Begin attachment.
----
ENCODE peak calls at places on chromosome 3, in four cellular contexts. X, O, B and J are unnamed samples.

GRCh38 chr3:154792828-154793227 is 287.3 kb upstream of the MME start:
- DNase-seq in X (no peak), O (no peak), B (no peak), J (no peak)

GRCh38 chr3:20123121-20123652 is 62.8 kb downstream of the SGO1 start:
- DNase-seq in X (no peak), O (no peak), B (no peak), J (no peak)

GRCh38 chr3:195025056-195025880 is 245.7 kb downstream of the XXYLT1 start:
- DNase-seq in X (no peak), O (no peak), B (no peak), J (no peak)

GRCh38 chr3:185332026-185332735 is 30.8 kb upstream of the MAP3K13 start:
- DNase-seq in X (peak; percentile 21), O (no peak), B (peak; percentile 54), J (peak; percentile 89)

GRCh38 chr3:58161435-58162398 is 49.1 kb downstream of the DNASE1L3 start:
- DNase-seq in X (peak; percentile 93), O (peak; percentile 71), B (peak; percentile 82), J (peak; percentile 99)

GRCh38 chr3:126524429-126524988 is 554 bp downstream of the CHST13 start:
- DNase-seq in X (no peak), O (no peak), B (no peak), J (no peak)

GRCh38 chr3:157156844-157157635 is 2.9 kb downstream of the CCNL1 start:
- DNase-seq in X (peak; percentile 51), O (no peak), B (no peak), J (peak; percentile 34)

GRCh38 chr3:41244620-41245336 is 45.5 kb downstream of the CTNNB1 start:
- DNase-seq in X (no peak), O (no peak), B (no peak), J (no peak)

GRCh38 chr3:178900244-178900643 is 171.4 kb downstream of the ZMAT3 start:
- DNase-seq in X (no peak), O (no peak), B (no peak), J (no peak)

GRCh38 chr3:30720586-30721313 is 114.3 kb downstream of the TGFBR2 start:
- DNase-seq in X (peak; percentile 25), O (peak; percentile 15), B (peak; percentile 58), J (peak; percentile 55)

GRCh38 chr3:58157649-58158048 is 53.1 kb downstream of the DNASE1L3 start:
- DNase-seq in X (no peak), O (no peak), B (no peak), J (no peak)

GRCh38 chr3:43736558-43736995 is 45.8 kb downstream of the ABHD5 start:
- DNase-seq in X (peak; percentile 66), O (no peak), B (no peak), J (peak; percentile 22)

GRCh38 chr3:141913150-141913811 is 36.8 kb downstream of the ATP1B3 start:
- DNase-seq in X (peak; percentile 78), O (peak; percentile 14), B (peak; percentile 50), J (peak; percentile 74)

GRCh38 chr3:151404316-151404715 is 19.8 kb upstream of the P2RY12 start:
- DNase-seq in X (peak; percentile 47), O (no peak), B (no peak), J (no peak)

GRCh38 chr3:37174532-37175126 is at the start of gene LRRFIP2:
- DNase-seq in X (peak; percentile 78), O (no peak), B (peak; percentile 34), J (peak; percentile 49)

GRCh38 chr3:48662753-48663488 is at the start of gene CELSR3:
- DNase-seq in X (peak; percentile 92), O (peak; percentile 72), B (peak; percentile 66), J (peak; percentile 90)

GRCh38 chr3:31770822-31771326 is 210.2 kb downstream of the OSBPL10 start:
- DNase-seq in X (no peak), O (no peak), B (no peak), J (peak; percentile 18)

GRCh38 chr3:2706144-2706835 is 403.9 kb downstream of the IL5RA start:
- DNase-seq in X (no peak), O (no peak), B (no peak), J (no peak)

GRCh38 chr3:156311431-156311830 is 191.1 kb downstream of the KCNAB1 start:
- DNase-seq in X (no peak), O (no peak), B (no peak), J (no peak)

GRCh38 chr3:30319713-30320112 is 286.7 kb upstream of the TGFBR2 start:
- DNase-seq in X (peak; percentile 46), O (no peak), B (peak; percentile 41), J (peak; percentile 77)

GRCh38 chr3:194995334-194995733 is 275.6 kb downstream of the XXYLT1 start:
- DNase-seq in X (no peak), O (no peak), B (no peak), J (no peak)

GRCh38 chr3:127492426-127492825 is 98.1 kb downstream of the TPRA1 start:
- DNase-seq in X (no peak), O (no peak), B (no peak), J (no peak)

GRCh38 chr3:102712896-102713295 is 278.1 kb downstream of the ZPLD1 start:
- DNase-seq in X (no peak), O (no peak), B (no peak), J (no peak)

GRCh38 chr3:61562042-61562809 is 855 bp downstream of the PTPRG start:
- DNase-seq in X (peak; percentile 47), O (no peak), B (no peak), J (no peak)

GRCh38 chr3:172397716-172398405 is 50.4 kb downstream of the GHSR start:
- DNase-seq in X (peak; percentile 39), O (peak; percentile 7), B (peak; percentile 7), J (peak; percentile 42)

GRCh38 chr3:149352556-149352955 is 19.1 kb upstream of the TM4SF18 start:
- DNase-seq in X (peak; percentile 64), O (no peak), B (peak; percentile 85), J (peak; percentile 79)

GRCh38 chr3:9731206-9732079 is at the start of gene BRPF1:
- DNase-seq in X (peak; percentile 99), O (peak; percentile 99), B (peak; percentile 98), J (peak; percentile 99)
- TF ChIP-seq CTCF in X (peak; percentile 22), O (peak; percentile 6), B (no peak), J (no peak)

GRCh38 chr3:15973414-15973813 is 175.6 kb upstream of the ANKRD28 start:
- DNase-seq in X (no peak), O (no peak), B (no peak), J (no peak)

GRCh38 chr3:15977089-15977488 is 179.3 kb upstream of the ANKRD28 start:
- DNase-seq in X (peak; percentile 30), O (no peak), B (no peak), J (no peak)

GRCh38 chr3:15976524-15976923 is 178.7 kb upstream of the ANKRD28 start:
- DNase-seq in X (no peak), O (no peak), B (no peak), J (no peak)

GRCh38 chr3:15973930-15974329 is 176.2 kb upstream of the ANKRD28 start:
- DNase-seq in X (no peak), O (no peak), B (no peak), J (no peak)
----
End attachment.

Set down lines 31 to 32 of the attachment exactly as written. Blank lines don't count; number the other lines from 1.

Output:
- DNase-seq in X (peak; percentile 78), O (no peak), B (peak; percentile 34), J (peak; percentile 49)

GRCh38 chr3:48662753-48663488 is at the start of gene CELSR3: